July 25, 2014 at 11:53 am

NHTSA opens new Chrysler, Hyundai, Isuzu defect probes

Washington — The National Highway Traffic Safety Administration said Friday it is opening new safety investigations into reported defects in Chrysler Group LLC Dodge Chargers, Hyundai Motor Co. Sonatas and Isuzu trucks.

Also Friday, Mazda Motor Co. said it was expanding a 2013 recall for air bag issues by another 18,000 cars — the 2003-04 Mazda6 and 2004 RX-8 vehicles. Seven major automakers worldwide have recalled more than 10 million vehicles linked to the same defective air bags made by Takakta.

NHTSA said it has launched a preliminary investigation into 394,000 2006-08 Hyundai Sonatas for air bag issues after receiving 83 complaints that seat belt buckles failed and needed to be repaired or replaced. The agency said electrical circuits or sensors inside the seat belt buckle may fail and cause the pretensioner to malfunction. Depending on the air bag deployment software, the air bag may not deploy as designed or may not deploy at all.

Hyundai spokesman Jim Trainor said the company is cooperating.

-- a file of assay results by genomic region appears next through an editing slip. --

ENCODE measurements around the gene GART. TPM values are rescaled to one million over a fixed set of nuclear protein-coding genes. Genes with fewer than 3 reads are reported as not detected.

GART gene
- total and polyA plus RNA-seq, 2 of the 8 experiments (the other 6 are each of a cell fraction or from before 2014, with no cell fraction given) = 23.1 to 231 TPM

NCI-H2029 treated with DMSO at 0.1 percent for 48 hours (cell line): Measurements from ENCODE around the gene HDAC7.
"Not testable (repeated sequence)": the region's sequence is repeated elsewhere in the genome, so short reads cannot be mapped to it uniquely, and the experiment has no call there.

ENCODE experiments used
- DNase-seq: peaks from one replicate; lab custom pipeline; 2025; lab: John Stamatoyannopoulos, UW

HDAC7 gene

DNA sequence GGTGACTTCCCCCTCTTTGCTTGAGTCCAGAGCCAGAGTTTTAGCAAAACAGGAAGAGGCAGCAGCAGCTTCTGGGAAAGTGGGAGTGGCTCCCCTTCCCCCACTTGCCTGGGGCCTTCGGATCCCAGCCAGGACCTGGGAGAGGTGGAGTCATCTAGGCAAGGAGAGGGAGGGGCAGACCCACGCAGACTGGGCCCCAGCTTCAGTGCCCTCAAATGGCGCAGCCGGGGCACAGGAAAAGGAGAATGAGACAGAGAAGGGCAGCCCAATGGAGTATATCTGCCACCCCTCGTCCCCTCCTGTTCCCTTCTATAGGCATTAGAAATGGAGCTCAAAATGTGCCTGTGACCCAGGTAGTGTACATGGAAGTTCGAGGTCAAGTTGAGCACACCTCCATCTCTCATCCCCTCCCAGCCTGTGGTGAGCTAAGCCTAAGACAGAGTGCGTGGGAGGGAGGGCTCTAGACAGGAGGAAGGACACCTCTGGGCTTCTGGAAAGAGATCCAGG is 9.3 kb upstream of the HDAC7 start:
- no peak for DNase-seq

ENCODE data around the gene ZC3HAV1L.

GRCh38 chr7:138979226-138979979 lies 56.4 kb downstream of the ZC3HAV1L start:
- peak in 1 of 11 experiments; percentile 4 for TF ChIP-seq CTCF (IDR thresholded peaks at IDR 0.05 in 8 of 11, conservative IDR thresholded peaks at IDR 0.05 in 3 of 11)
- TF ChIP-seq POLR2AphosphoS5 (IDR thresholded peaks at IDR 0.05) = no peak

The safety agency also is investigating 123,000 2011-212 Dodge Charger cars for stalling issues after 14 complaints that the alternator failed while driving, causing the engine to stall and not restart. Half of the complaints occurred while driving above 40 miles per hour. One complaint said the vehicle stalled in traffic and smake came incident from the alternator.

Chrysler said in a statement that “customer safety is paramount” and it “is cooperating fully with this investigation.”

NHTSA also said it is investigating 13,000 2013 Isuzu N-series trucks for faulty brake lights after just two complaints. NHTSA investigators spoke to several technicians who said they have fixed the problem in other trucks. In both complaints, technicians reported cut or broken wires at a wire harness connector.

NHTSA typically spends six months or so before it decides whether to upgrade an issue to an engineering analysis. After that is complete, it can formally demand an automaker recall vehicles it deems pose an unreasonable risk to safety.

DShepardson@detroitnews.com